Latest fuckery

Here's a fresh hell that began about two months ago. My inbox has messages like:

  1. Subject A
  2. Re: Subject B
  3. Re: Subject B
  4. Re: Subject B
  5. Re: Subject B

And here's what happens:

  • I click on message 1. I see it.
  • I click on message 2. I see it.
  • I click on message 3. It is selected in the list, but the body displayed is message 2.
  • Click on message 4. Still looking at message 2.
  • Whack-a-mole between messages 2, 3, 4 and 5 in any order. No change.
  • Click on message 1 (different subject) then back to any of 2, 3, 4 or 5: get to see the proper message.

  • Click on message 1. See it.
  • Click message 5. See it.
  • Click on message 4. Looking at message 5.
  • Click on message 3. Looking at message 5.
  • Click on message 2. Now I see message 2.

"Organize by conversation" and "Show related messages" are both off.

This doesn't happen all the time, and not in every folder, maybe, but it screws up consistently enough that I have come to expect it, and it's getting really irritating.

This is the class of bug I would have expected from the Netscape Communicator team, FFS.


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32 Responses:

  1. This has been driving me bonkers. It threads when I don’t want it to, suppresses parts of messages, forbids replying to things you can see, and associates messages that are unrelated.

    Also: search is slow/rarely works, “Smart” mailboxes hardly are.

    • jwz says:

      For the slow search thing, this helped, but not with this mystery-message-body thing:

      sqlite3 ~/Library/Mail/V10/MailData/Envelope Index vacuum

  2. gz says:

    I haven't used for ages, never liked it nffp.

  3. Carlos says:

    So, Apple's mail client is now maintained and tested by ... developers who do not use, and perhaps have never used, Apple's mail client?  Or maybe any mail client?



  4. delete “Envelope Index” or “Envelope Index-wal.” From ~/Library/Mail/

    It is nondestructive and the rebuild will cure all kinds of fuckery ™

  5. Matthew says:

    How attached are you to If I were you I'd start looking for something else.

  6. Michel says:

    Not quite sure whether you're referring to the phone app, the mac app, or whatever the domain name is, but yeah.

    I've noticed for quite a lot longer than the phone app has a tendency to show me a random message I've already read when I open it, instead of doing the sensible thing and showing the all inboxes list. Not consistently, obviously, just every now and then.

  7. Alan Ralph says:

    It turns out that there are additional options, but you need to go into Mail > Settings > Viewing to find them, because Apple. 🤷 Or perhaps because the developers don't want you to disable the conversation view completely because... I don't know, maybe it'll cause a rip in the space-time continuum, or summon Cthulhu? (Some might consider that a plus, given our current timeline.)

    • jwz says:

      Yeah all of that junk is un-checked as well.

      I do use View / Show Related Messages on occasion as needed, but I find that I just never, ever want to see a threaded view.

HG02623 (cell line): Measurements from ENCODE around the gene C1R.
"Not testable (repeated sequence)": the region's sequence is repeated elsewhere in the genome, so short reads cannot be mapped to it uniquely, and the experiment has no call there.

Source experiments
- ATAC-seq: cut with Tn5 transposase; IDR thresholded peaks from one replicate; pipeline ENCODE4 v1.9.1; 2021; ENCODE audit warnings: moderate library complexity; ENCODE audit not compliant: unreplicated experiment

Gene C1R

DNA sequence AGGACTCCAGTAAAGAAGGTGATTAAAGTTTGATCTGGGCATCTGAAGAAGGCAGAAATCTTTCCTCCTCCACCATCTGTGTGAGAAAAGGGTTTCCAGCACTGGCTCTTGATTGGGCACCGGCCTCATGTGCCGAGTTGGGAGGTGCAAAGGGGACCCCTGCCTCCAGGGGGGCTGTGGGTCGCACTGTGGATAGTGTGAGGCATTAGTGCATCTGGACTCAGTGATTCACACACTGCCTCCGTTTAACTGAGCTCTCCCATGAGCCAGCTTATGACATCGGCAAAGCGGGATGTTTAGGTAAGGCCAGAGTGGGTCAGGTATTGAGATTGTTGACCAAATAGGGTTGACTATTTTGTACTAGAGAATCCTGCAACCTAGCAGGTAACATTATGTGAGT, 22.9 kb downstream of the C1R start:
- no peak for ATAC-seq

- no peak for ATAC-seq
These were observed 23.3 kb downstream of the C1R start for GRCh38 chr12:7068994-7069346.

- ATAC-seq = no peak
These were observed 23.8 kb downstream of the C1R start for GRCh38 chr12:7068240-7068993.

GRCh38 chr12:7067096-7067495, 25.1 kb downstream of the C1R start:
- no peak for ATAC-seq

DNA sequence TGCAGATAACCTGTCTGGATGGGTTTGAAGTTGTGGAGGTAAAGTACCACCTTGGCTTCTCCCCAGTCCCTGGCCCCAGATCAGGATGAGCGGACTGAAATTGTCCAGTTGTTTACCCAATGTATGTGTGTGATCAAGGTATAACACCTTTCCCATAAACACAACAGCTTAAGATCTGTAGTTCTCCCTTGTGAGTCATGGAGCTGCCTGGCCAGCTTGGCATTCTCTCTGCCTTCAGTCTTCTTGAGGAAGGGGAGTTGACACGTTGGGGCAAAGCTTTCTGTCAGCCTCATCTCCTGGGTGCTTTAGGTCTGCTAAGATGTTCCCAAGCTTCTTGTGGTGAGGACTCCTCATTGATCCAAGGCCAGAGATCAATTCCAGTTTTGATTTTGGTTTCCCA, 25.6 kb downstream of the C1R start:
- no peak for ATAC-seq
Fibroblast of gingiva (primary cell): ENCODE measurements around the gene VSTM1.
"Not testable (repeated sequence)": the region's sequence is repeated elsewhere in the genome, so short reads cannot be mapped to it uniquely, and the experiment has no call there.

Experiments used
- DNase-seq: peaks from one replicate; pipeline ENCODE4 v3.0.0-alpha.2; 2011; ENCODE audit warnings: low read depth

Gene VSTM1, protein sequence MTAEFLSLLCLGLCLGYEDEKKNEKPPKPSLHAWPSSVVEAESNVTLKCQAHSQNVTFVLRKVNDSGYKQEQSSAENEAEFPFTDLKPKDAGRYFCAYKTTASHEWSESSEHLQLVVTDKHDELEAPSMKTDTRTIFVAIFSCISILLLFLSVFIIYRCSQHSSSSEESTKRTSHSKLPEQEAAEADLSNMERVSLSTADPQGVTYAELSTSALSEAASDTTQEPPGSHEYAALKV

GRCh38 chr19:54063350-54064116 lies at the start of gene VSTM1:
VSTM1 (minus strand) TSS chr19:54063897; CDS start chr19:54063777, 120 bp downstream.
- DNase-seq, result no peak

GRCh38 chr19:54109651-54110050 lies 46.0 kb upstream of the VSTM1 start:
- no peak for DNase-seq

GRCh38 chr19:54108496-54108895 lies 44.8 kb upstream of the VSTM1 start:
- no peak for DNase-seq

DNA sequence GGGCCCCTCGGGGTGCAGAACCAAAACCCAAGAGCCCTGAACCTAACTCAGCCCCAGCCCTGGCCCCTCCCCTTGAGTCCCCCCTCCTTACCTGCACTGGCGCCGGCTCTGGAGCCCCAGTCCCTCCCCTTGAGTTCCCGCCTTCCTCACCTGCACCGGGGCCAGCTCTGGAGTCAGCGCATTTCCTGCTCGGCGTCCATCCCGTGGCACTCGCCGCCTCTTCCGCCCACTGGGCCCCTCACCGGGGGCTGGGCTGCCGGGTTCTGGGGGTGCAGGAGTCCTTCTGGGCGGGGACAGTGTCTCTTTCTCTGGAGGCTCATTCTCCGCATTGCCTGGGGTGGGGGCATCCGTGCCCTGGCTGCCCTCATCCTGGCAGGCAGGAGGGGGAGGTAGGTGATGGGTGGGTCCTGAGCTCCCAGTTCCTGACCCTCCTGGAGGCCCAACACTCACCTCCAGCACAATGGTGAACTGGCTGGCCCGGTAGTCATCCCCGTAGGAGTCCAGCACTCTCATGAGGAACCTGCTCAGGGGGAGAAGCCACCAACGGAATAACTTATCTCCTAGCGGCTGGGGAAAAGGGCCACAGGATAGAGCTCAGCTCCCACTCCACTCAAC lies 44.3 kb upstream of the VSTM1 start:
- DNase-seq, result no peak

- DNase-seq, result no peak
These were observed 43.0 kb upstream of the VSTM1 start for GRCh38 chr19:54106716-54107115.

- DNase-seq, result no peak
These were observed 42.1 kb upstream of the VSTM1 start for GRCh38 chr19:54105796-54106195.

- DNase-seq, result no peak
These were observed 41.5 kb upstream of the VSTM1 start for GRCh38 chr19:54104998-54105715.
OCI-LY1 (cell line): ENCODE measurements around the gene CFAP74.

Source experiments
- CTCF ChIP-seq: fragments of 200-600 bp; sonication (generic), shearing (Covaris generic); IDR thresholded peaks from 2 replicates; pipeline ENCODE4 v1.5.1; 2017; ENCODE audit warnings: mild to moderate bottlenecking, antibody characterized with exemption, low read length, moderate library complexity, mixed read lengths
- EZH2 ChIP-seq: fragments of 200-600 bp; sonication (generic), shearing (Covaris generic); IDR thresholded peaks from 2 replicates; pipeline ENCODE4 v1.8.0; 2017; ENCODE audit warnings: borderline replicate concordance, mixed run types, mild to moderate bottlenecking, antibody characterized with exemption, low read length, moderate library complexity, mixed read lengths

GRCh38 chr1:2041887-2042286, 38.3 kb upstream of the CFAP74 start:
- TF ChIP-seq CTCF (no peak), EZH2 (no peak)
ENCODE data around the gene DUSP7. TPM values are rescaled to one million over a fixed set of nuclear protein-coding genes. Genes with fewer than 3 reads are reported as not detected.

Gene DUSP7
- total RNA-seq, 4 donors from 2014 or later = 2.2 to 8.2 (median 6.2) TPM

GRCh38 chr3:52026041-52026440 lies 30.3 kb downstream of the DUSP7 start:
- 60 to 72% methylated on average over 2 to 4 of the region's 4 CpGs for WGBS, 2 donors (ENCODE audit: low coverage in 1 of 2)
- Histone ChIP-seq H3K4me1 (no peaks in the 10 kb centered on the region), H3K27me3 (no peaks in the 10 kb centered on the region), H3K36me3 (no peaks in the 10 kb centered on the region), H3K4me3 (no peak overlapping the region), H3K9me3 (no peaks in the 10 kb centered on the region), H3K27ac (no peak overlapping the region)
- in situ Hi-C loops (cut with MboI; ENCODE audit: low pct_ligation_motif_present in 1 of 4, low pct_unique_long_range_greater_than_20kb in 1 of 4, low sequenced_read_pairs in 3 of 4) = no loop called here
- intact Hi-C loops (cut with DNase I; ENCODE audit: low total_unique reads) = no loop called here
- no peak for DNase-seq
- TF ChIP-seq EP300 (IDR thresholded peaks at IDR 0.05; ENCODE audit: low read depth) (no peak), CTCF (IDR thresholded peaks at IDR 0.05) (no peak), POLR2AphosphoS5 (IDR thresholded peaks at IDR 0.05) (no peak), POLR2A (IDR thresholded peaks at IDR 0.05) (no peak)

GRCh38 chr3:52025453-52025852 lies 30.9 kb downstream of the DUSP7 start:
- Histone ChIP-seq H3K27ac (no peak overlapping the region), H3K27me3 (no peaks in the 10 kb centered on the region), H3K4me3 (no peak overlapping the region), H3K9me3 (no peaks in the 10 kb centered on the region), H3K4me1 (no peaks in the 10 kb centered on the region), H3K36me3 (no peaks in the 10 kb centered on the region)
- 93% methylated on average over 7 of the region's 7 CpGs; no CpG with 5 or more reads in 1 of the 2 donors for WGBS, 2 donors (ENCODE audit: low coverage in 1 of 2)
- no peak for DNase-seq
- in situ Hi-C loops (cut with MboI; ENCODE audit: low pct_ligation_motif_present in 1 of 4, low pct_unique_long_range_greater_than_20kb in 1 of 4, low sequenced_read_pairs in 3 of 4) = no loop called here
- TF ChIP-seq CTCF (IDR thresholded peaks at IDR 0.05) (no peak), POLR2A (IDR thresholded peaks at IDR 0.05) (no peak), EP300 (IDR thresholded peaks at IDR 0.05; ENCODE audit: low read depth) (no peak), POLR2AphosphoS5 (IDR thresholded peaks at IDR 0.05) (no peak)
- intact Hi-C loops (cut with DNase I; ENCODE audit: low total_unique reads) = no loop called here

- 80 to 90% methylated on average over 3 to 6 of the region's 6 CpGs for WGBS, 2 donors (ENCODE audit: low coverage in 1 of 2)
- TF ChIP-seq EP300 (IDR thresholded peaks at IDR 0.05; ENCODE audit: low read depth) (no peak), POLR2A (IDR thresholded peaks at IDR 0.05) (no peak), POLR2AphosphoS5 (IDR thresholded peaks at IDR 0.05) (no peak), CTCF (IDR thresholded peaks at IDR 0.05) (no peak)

• Alan Ralph says:

        I forked over a small amount of money several years back for MailMate on the Mac, and haven't regretted it. Heck, I'd choose Thunderbird if I had to. At this point, is Cursed and has been for years.

      • db48x says:

        I am merely curious, but why don’t you want a threaded view? Personally I don’t use anything but a threaded view.

        • jwz says:

          I have no grand philosophical answer to this, I just usually find it to add noise rather than be helpful, except for cases when I specifically want to use the thread as a breadcrumb to find something else.

        • thielges says:

          For normal usage of reading incoming mail realtime as it arrives, I find threaded view more confusing than helpful.  I only use threaded when away from mail for a few days/weeks to quickly catch up on conversations I missed.  MS-Outlook has a "show messages in this conversation" function that dynamically generates threaded views on-demand, providing the needed temporary threaded views without needing to toggle modes or getting in the way of normal daily usage.  That works fine and the dreaded threaded view evaporates when done catching up on that thread.

          What confuses me about threaded view is that the chronology isn't very obvious and if you expand messages to figure out "Is Alice responding to Bob or Charles?" questions you get the (expected) redundancy spiced with irregularity.  For example you might see GedcaFedcbaEdcbaDcbaCbaBaA where the UPPERs are the individual mails sent and the lowers are the messages being replied to.  Or maybe I'm just too dull to grok that rendering.

          • db48x says:

            Ah, see the threaded view in my email client only shows one message at a time. It just shows that one message in the context of the other messages in the thread. It looks like yours shows you all of them at once, so the quoted bits are repetitive. Combine that with everyone’s bad habit of excessive quoting (and writing their reply above the quoted email) and I’m not surprised that it’s hard to read.

  8. Terry Weissman says:

    jwz - it's clearly time that someone went off and wrote a usable email reader.  Any ideas on who that could be?

    • jwz says:

      I don't even want to learn a new one. I'm too old for this shit.